CODA

In theaters and streaming on Apple + TV on Aug. 13

The Plot:

As a CODA (Child of Deaf Adults), Ruby (Emilia Jones) is the only hearing person in her deaf family. When the family's fishing business is threatened, Ruby finds herself torn between pursuing her love of music and her fear of abandoning her parents (Marlee Matlin, Troy Kotsur).

Lynn's Take:

Sure, it’s predictable, but “CODA” earns its way into your heart with a touching family coming-of-age story that makes it impossible not to be moved by it.

With warmth, humor and a strong cast, “CODA” has turned a conventional family dynamic and an oft-told tale of a teenager pursuing her dream into something special. Not original, it is a remake of a 2014 French film, “The Belier Family,” but setting it in America translates well.

The film has an appealing lived-in atmosphere. The solid sense of place, set in a New England fishing village -- Gloucester, Mass., is one of this small film’s charms. Cinematographer Paula Hidobro deftly handles land and sea.

The family has earned its living as fishermen. Dad Frank, Mom Jackie and son Leo are all deaf, and the local fishing business is going through economic struggles, which affects their home life. Ruby helps, but she has high school and can’t be there all the time.

Because she loves to sing, the shy and awkward teen signs up for choir, surprising her best friend and family – and herself. Her mother doesn’t understand this need to pursue a hobby – and underestimates Ruby’s passion.

A tough music teacher, Bernardo Villalobos recognizes her natural talent and pushes her to succeed, although she is her own worst enemy because of her lack of confidence, not commitment.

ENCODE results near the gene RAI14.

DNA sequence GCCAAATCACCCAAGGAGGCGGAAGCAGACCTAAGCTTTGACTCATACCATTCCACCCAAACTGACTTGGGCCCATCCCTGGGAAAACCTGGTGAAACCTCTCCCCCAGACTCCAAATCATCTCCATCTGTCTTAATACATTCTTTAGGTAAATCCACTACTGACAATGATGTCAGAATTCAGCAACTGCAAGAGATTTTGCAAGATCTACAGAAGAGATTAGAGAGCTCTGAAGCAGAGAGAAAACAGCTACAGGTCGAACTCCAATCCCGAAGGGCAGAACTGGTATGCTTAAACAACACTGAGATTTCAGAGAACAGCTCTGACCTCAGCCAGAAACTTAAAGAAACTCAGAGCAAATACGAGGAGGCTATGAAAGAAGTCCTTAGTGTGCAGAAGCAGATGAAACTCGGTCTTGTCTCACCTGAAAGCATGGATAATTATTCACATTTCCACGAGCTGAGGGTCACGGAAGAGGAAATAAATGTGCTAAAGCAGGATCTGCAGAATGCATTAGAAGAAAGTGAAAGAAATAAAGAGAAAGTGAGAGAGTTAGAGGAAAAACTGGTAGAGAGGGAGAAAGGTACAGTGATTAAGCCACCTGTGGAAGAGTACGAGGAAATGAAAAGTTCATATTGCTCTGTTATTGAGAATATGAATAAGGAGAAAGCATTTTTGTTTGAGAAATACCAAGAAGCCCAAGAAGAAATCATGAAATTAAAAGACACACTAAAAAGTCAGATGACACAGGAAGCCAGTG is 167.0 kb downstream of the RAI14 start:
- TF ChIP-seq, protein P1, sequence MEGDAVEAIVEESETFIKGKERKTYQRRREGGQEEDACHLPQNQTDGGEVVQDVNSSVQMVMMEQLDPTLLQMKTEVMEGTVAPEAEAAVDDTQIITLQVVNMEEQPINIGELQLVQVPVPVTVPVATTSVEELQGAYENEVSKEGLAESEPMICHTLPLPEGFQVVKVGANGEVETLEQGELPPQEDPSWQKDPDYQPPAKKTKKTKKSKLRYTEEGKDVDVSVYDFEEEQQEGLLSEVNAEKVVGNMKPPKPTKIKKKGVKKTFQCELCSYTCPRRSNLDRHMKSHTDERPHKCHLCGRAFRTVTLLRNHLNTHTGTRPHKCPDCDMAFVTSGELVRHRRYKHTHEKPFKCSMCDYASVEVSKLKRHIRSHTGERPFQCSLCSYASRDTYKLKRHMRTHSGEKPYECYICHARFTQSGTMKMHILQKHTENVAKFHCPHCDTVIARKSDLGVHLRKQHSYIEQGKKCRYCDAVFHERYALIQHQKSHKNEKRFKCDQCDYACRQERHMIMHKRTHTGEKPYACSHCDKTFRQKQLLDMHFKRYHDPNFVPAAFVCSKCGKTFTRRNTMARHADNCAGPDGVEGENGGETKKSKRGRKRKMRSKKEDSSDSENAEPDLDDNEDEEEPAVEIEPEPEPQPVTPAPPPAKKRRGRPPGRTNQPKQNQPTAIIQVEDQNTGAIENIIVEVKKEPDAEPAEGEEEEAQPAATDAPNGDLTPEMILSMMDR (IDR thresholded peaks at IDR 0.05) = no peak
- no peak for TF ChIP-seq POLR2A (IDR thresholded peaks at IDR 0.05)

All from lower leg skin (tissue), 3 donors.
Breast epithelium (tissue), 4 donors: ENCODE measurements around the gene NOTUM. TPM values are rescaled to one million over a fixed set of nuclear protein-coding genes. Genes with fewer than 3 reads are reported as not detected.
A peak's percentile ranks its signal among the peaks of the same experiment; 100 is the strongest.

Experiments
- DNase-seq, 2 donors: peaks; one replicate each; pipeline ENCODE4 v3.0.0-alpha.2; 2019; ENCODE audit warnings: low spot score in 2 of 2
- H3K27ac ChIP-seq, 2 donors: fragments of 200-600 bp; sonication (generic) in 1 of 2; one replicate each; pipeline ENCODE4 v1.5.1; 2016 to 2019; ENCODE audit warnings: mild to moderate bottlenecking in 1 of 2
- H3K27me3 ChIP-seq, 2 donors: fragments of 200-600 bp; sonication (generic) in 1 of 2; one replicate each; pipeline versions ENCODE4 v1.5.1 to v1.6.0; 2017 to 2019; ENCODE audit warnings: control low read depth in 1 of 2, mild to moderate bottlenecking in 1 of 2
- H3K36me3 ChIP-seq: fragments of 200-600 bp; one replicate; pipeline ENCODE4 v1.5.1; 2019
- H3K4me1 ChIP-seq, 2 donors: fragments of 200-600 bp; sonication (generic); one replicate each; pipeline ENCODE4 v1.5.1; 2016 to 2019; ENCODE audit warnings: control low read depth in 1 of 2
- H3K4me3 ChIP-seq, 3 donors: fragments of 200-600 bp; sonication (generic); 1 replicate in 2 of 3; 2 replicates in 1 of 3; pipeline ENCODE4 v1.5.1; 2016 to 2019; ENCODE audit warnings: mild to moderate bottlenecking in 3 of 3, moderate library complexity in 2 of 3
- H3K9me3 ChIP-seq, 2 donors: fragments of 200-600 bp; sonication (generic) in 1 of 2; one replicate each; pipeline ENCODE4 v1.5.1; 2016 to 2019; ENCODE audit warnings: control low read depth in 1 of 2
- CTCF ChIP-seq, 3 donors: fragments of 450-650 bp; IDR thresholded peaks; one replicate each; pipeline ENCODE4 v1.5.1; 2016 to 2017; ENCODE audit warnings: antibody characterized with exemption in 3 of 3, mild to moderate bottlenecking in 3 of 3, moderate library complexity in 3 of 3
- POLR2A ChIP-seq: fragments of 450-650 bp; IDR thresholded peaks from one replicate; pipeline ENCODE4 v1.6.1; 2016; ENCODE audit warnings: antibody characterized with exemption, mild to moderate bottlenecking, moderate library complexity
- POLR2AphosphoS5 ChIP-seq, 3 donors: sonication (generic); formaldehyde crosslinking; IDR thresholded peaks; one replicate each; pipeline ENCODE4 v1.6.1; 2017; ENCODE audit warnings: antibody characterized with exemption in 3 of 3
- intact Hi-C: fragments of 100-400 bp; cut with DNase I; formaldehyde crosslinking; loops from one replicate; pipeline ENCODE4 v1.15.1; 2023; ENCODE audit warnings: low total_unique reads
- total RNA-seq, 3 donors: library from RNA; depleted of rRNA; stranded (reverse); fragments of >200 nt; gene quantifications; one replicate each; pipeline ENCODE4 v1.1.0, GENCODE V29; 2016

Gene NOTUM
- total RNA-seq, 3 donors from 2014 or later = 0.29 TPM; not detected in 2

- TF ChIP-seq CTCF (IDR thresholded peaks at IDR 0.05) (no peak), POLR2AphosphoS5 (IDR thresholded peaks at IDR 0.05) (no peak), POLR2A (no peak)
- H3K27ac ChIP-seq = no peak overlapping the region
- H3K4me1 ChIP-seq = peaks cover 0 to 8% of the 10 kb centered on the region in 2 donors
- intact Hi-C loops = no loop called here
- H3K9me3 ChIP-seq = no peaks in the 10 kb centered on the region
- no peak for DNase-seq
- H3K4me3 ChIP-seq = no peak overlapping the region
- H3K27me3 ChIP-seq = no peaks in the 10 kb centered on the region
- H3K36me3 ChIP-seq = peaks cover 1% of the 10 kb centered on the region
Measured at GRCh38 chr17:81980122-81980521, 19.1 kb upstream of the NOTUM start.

A graduate of the prestigious Berklee School of Music in Boston, Mr. V has arranged auditions for a bright star, Miles (Ferdia Walsh-Peelo), and decides to do the same for Ruby.

But the family’s dependence on Ruby is so overwhelming that she feels that she can’t pursue her dreams. Well, open the waterworks, because there will be bumps in the road, and baby steps, to finding a way to keep her time slot – not only as an individual, but also as a family.

Director-writer Sian Heder has presented the challenges of deaf adults in a hearing world with compassion and accuracy. Through her sharp observations, we can see what hardships that hearing-impaired people face daily. She demonstrates it effectively throughout the film, but a later scene at a concert, shot with complete silence, is a stunner.

Heder won the directing award at this year’s Sundance Film Festival. Like “Minari” last year, “CODA” was honored with both the Grand Jury Prize and the Audience Award. Apple Studios purchased it for a record-breaking $25 million. I hope it will have a broader reach than arthouses.

Oscar winner Matlin, now 55 and the mother of four children, has been an active spokeswoman for the National Captioning Institute. In 1995, she was instrumental in Congress passing a law requiring all television sets that are 13 inches or larger to be manufactured with built-in chips for closed captioning capabilities on their screens.

After winning the Academy Award for her debut screen performance in “Children of a Lesser God,” she has represented the deaf community for breakthroughs large and small.

Her visibility here, as an imperfect mother seeking to be more sensitive to her hearing daughter, is immeasurable, and she does a fine job.

As the sexy mom, she has a playfulness with deaf actor Troy Kotsur, whose portrayal of a gruff but soft-around-the-edges dad is believable. They provide a light-hearted touch, as does deaf actor Daniel Durant as big brother Leo, who tussles with his baby sister like brothers naturally do.

Emilia Jones’ pitch-perfect performance is the necessary glue, and fully engaged, she does not overplay the teenage angst and range of feelings.

Supporting players also appear comfortable in their roles, particularly Eugenio Derbez, known for comedies in his native Mexico, showing his drama skills as the no-nonsense choir director.

He’s relatable, as is Ferdia Walsh-Peelo, so terrific in 2016’s sublime “Sing Street,” as Ruby’s duet partner Miles. So is Amy Forsyth, notable as Ruby’s best friend Gertie.

A crowd-pleaser in the mold of “Billy Elliot,” “CODA” resonates because it takes a familiar story and amplifies it through a different perspective.